This is according to a recent survey of 150 mid-market banking executives conducted by us and American Banker. The survey found that although 61% of mid-market banks are investing in automated technologies, only 34% have achieved efficiency ratios below the industry standard of 50%.
So why are technology investments failing to produce productivity gains for so many mid-market banks?
We found broad agreement on the need to boost productivity and the potential of Robotic Process Automation (RPA) to achieve that goal. But many banks are still stumbling on the execution, stifling their ability to turn automation into the driver of efficiency they hoped it would be.
Technology investments that happen in a vacuum without considering changes in business operations process leave productivity gains on the table. That’s a big part of the reason why the outcomes of technology investments continue to fall well short of expectations, creating a gap between how well executives think they are doing on the digital front and the ROI they are actually getting
A remarkable 80% of survey respondents said they have been extremely or very successful in improving efficiency/productivity at their banks in the past year, yet only 34% are at or below the industry standard 50% efficiency ratio. To drive home the point, less than 20% of mid-market banks achieved a five-point improvement in efficiency ratio from 2015 to 2018, and less than 10% have made 10-point improvements.
Our survey illustrates an important lesson in the innovation ecosystem: Technology is only a tool. Banks need to develop savvy strategies to improve their business processes so RPA bots can actually help them achieve productivity gains that have long been elusive.
It’s not enough to simply identify the process that will be automated and then build an RPA tool. Executives need to wed the redesign of process and operations to maximize the impact of automation.
Banks often struggle to decide what to automate. With so many tasks that have traditionally required humans inputting and analyzing data, how do you decide where to deploy RPA? The first step is to take a hard look at the activities happening at retail branches in commercial divisions and with online banking. Then ask three questions:
Will it generate new revenue streams or improve existing ones?
Will it reduce costs and optimize business processes?
Will it improve customer experience?
Although emerging technology like machine learning and artificial intelligence are often discussed in terms of a robotic evolution, the truth is that innovation in most businesses will be incremental. Traditional workforces won’t be replaced overnight – and in many industries won’t be replaced at all – but instead will find their roles redefined.
Banks should look for those tasks and operations that are repetitive and don’t benefit from a human touch. Look at business value and complexity – and the intersection of the two – when considering what processes might be automated. The best RPA targets have a high business value but low complexity.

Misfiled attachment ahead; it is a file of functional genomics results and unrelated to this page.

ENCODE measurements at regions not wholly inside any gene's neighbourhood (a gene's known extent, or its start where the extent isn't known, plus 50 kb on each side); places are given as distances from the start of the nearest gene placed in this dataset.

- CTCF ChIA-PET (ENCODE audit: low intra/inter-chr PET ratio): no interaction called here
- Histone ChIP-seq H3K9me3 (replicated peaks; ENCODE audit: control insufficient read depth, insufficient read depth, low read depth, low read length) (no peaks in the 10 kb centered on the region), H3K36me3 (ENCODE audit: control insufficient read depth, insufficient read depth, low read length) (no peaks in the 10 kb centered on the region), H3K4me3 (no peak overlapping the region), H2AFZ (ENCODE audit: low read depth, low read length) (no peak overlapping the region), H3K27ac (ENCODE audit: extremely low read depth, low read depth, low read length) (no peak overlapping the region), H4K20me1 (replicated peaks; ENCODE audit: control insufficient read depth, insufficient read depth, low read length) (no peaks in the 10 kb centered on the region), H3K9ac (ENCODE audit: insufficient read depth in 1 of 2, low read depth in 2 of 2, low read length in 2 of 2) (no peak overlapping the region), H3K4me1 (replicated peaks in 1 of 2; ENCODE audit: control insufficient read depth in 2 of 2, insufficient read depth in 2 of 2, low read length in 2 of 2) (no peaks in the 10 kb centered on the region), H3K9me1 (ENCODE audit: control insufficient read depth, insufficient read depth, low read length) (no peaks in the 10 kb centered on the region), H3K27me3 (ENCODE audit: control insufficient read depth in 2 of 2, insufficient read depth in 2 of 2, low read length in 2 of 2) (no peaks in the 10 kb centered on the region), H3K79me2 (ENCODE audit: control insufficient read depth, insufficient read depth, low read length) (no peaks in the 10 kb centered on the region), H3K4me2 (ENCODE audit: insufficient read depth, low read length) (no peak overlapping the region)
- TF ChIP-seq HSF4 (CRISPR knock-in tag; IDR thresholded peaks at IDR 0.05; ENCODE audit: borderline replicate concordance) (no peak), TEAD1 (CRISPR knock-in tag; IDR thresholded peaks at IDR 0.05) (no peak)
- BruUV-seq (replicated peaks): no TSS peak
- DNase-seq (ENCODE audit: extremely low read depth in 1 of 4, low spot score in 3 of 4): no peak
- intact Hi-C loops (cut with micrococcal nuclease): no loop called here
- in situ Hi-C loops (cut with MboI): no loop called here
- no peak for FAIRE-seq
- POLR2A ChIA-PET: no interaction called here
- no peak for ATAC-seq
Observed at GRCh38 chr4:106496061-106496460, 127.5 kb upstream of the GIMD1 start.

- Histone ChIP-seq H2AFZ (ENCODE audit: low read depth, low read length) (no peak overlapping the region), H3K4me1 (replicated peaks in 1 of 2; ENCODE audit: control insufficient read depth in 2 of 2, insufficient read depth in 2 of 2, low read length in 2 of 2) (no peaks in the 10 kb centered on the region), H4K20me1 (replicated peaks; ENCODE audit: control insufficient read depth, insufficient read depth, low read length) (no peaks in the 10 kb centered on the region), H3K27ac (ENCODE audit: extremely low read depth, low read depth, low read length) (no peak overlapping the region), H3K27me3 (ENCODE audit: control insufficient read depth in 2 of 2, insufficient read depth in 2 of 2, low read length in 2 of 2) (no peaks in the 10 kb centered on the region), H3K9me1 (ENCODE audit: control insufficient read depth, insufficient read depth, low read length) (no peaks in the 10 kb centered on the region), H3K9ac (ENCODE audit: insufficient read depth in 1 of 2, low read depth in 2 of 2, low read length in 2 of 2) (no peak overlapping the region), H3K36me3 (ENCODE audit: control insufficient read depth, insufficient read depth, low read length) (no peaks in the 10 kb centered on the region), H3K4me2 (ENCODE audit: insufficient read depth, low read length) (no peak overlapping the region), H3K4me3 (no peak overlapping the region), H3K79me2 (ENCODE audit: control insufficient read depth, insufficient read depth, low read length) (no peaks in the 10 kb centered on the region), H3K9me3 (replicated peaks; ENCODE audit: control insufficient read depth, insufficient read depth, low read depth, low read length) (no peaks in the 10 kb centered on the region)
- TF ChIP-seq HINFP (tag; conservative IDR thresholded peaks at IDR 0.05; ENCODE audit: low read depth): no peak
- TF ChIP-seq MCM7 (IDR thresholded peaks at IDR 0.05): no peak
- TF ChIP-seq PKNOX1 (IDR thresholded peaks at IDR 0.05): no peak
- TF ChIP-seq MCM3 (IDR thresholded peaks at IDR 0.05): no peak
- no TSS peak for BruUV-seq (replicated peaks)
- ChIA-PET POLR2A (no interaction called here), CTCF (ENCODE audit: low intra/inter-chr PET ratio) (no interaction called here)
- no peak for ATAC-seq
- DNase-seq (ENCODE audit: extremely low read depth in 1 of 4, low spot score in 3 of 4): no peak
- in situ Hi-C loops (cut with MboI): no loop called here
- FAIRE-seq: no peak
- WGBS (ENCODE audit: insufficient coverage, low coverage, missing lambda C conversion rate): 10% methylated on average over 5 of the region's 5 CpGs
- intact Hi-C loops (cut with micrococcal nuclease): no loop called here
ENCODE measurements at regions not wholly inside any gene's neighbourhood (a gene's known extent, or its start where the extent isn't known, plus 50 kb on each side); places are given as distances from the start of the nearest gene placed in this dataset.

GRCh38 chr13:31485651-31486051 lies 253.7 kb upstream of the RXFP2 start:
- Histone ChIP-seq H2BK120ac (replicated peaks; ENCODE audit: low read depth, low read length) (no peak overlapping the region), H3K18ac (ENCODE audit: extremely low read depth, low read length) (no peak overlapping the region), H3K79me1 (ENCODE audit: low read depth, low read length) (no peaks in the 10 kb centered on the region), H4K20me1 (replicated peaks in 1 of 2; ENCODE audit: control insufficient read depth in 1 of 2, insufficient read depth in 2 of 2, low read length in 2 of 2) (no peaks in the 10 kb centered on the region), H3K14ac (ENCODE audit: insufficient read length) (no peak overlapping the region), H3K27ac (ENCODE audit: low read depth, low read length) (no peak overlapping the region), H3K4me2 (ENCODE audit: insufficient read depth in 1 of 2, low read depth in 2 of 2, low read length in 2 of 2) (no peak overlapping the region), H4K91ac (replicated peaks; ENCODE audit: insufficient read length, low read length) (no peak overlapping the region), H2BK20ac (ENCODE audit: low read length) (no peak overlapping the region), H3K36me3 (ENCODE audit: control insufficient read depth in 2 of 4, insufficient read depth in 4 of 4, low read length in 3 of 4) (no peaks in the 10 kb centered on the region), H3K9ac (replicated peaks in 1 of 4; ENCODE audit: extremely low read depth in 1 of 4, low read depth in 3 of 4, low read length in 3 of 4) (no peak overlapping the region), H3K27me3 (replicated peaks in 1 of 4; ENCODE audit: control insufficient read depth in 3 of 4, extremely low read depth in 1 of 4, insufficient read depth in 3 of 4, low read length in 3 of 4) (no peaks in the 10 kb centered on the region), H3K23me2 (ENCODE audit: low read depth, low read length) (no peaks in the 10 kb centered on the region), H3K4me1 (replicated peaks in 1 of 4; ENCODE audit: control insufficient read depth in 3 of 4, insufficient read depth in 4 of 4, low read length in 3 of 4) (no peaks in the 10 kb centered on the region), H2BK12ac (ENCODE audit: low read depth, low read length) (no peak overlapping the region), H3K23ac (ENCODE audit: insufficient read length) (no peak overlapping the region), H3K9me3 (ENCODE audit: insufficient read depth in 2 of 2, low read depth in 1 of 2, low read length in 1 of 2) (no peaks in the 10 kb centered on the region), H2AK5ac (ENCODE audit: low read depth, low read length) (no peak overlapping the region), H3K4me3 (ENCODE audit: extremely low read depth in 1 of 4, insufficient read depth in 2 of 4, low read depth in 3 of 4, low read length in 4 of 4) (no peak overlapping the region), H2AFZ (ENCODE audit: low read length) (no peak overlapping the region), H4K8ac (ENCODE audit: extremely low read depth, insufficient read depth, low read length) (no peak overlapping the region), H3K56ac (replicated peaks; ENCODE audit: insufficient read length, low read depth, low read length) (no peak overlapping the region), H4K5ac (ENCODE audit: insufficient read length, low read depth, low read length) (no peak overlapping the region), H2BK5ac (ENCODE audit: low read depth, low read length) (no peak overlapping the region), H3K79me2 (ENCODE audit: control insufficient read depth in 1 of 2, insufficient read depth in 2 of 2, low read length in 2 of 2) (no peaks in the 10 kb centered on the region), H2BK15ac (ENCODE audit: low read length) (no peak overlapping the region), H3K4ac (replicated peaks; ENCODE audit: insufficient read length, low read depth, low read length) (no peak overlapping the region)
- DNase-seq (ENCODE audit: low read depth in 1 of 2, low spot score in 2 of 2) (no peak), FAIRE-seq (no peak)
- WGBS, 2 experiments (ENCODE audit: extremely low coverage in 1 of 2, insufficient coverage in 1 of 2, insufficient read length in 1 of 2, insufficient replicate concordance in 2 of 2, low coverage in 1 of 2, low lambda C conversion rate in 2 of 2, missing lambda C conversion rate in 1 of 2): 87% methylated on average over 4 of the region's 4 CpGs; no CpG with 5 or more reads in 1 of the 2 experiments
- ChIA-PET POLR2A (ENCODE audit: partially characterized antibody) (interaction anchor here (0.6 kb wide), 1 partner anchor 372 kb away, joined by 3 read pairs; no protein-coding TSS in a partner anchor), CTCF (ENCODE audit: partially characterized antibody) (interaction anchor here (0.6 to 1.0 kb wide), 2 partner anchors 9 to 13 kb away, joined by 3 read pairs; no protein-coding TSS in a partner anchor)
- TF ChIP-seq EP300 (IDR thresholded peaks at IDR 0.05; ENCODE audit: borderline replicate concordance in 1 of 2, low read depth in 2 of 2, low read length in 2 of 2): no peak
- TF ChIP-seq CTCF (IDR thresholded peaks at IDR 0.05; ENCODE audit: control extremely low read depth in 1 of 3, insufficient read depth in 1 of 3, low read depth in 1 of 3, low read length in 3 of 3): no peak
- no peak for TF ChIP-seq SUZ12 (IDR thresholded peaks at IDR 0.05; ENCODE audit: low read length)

Historically, executives have been told to optimize process first and then go out and find a new technology that will fit the process. However, perspectives are changing. Instead of optimizing process in a vacuum, banks should be doing process optimization through the lens of the technology they’re selecting.
In practice, this means asking what functions and/or departments an RPA will touch, who will be impacted, and who will monitor it – with a clear plan for how many steps are involved and how process automation will introduce new efficiencies into the workflow.
Executives should think big but start small. Don’t try to fix the bank’s biggest problems at the outset; look for simple processes and low-hanging fruit. Small wins are key to building confidence across the organization and getting buy-in for bigger lifts down the road.
When these successes are combined with a repeatable process for implementing RPA, a bank’s culture begins to shift. It’s one thing to talk about how RPA will free people up to do more of the human work of banking – it’s another thing to show them exactly how some tasks will shift to RPA, and how your talent will shift to higher-value work.
You can’t have a conversation about RPA these days without addressing the widespread fears that bots and AI will take away jobs. It’s true that bank executives – like their peers in other industries – will need to make tough decisions in the months and years to come.
But RPA is not going to replace your workforce one-for-one. Organizations that reap the benefits from technology do so by embracing a blended, digital workforce and changing the ways their employees work.
Banks seeking to embrace a blended, digital workforce should involve their employees in the automation process so they can not only see what’s coming, but also be part of the solutions that free them up to focus on higher-value activities.
Taking a thoughtful and repeatable approach to redesigning business processes with technology implementation is mind is the missing piece for many mid-market banks on the path to greater efficiency.
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